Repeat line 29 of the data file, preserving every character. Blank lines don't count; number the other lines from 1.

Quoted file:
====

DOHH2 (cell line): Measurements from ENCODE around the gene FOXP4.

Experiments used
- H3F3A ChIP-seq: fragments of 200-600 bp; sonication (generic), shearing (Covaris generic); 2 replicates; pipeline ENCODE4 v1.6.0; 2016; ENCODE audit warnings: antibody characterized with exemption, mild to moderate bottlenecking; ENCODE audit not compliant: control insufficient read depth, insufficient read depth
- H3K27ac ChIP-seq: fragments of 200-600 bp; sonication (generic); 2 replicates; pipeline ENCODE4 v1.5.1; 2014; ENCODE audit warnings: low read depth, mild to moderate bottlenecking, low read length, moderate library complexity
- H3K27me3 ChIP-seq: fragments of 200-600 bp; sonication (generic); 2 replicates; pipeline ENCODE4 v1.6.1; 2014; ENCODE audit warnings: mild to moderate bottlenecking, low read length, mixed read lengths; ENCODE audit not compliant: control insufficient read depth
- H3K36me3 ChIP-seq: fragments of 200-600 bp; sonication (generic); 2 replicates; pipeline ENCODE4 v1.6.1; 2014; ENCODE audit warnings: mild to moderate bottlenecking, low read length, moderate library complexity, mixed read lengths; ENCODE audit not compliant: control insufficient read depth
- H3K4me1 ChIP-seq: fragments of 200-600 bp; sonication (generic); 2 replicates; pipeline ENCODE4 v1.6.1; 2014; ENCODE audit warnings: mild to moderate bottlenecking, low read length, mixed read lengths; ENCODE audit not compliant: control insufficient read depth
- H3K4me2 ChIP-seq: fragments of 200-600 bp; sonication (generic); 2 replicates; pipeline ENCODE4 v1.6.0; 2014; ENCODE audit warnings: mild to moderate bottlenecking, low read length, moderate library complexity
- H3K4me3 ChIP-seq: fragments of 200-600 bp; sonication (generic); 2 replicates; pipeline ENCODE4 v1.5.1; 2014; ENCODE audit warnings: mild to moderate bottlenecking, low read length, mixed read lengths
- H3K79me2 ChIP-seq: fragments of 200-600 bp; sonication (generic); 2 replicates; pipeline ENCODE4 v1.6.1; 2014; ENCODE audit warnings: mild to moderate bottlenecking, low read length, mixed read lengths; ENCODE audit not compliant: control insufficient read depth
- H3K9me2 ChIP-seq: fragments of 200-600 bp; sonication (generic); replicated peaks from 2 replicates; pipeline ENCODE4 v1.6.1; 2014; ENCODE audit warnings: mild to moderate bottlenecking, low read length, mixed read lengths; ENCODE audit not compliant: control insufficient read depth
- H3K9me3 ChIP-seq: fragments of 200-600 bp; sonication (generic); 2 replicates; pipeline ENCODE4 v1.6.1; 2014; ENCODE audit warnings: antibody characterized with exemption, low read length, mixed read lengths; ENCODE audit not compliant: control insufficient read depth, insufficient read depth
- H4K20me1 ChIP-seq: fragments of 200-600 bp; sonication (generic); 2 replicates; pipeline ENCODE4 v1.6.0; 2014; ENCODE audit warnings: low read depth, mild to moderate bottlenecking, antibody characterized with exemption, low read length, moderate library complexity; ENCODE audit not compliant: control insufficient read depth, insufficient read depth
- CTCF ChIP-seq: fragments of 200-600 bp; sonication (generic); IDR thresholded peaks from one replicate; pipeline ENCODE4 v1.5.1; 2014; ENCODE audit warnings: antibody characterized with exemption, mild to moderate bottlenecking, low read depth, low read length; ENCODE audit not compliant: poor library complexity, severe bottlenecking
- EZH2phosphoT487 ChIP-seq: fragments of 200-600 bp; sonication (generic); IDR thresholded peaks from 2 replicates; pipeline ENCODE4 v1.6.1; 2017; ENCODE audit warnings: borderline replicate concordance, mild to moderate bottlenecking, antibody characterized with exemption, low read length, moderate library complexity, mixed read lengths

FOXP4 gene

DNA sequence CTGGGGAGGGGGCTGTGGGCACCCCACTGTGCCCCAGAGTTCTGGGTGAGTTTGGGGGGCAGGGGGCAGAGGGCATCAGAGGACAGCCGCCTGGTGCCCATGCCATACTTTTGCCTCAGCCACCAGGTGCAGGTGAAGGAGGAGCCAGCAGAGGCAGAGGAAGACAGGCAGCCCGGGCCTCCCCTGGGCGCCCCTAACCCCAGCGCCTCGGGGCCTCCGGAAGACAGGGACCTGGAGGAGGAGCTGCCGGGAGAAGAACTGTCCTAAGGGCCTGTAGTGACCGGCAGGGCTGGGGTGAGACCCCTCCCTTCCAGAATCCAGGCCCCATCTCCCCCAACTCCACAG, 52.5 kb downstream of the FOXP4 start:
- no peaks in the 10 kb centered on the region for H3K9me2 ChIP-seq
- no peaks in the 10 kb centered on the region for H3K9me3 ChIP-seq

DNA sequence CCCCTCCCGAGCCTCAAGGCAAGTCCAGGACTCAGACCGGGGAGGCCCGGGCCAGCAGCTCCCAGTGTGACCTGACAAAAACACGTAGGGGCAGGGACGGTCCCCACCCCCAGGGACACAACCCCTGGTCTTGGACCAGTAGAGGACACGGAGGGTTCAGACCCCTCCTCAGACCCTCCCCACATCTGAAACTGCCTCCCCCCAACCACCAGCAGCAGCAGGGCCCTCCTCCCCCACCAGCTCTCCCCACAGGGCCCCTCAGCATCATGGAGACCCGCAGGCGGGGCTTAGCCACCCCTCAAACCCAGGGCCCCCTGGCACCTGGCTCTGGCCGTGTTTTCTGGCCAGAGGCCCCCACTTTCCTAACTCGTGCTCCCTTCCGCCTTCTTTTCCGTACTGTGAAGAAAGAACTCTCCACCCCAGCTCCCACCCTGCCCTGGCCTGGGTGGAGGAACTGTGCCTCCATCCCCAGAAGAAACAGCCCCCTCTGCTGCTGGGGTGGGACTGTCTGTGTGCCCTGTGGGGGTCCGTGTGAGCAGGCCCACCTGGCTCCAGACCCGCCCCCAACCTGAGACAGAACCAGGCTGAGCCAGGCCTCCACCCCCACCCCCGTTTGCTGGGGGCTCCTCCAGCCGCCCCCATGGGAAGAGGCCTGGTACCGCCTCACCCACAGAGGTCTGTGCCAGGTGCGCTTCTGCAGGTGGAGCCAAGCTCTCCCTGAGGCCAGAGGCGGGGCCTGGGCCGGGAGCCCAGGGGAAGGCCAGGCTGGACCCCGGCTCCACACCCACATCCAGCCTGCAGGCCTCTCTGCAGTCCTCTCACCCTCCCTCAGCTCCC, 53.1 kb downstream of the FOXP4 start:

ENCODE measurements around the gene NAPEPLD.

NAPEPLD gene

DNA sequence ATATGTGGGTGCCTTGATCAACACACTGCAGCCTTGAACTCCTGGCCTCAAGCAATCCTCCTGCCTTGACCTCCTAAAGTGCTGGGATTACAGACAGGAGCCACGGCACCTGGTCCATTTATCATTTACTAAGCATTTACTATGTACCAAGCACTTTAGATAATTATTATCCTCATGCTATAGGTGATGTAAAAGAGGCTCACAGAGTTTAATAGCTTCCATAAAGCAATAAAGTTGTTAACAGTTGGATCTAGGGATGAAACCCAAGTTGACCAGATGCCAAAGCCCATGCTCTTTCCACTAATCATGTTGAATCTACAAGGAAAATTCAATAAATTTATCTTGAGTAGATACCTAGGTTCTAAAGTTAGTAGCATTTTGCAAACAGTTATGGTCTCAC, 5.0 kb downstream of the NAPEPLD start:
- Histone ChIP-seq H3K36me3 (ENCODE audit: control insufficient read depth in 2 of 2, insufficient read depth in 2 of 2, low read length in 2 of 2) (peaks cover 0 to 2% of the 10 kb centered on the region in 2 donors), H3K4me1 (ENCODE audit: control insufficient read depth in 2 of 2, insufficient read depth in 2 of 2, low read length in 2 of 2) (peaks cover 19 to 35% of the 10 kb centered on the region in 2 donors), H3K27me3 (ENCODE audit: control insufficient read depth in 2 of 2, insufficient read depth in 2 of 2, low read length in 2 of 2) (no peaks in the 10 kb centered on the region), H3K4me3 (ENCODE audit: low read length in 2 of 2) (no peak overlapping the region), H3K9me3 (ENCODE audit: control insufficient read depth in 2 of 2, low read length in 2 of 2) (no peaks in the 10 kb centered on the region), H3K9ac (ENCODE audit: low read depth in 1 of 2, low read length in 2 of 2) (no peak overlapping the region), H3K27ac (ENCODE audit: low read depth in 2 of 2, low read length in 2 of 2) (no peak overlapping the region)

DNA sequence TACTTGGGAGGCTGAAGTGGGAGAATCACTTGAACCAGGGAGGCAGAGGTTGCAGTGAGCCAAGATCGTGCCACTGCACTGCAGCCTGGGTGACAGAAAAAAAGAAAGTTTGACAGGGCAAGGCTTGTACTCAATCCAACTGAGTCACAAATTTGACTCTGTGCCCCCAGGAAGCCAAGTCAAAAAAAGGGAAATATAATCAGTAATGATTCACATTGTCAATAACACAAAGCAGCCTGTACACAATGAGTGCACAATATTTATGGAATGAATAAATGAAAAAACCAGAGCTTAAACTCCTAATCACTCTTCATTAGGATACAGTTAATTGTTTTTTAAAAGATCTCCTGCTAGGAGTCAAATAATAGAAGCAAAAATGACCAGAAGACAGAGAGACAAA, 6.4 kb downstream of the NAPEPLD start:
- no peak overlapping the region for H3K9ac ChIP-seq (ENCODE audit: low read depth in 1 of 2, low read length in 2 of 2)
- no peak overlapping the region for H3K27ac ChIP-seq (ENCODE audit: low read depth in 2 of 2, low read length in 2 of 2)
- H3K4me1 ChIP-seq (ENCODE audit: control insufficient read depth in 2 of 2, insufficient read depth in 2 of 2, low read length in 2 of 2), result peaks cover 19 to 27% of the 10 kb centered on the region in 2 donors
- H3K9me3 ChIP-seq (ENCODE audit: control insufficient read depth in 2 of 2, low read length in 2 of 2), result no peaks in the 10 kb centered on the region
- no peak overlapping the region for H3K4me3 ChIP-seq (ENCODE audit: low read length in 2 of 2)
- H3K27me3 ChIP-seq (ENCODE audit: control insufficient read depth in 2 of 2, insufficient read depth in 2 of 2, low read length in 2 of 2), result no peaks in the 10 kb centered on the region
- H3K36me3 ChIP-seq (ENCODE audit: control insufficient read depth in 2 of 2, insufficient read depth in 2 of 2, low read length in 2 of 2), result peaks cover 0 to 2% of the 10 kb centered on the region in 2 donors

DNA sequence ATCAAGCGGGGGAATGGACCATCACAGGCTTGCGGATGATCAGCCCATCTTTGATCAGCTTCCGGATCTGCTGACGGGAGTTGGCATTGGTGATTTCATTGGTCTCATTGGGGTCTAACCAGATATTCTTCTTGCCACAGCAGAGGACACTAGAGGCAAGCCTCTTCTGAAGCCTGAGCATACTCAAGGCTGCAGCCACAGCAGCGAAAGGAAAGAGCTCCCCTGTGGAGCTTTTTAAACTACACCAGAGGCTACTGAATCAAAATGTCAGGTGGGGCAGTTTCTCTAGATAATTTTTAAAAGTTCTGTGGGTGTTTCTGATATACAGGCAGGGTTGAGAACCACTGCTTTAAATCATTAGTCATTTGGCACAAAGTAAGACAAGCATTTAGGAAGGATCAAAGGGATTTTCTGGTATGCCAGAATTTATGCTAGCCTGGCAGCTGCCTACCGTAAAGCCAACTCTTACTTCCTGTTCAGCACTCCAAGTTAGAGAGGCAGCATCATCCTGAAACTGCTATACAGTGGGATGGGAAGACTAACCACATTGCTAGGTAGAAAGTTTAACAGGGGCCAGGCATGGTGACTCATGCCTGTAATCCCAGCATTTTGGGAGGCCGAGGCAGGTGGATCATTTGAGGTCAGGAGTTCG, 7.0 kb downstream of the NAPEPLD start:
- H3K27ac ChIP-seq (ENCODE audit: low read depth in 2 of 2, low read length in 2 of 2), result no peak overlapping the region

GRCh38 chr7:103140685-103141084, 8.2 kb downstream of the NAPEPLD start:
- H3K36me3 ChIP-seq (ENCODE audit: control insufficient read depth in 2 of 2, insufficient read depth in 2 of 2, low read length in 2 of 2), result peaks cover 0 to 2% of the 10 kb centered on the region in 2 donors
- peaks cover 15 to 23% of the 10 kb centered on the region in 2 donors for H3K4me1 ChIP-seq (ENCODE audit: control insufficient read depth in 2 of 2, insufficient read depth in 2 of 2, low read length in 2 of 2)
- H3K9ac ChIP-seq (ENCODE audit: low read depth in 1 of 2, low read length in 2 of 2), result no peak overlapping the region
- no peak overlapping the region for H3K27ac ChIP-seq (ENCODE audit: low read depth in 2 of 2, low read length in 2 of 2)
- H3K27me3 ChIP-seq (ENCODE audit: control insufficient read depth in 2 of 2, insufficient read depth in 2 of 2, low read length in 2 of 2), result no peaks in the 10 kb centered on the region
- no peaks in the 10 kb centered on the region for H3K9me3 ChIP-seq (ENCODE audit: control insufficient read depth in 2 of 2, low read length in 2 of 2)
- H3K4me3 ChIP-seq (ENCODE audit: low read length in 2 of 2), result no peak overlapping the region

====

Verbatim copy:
- H3K9me3 ChIP-seq (ENCODE audit: control insufficient read depth in 2 of 2, low read length in 2 of 2), result no peaks in the 10 kb centered on the region